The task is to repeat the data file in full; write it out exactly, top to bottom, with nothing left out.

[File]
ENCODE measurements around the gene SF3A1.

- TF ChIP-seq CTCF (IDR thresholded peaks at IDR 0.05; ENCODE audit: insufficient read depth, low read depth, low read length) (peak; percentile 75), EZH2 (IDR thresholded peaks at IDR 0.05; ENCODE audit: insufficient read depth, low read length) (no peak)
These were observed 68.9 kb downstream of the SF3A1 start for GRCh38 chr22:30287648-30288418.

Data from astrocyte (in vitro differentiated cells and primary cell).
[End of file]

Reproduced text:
ENCODE measurements around the gene SF3A1.

- TF ChIP-seq CTCF (IDR thresholded peaks at IDR 0.05; ENCODE audit: insufficient read depth, low read depth, low read length) (peak; percentile 75), EZH2 (IDR thresholded peaks at IDR 0.05; ENCODE audit: insufficient read depth, low read length) (no peak)
These were observed 68.9 kb downstream of the SF3A1 start for GRCh38 chr22:30287648-30288418.

Data from astrocyte (in vitro differentiated cells and primary cell).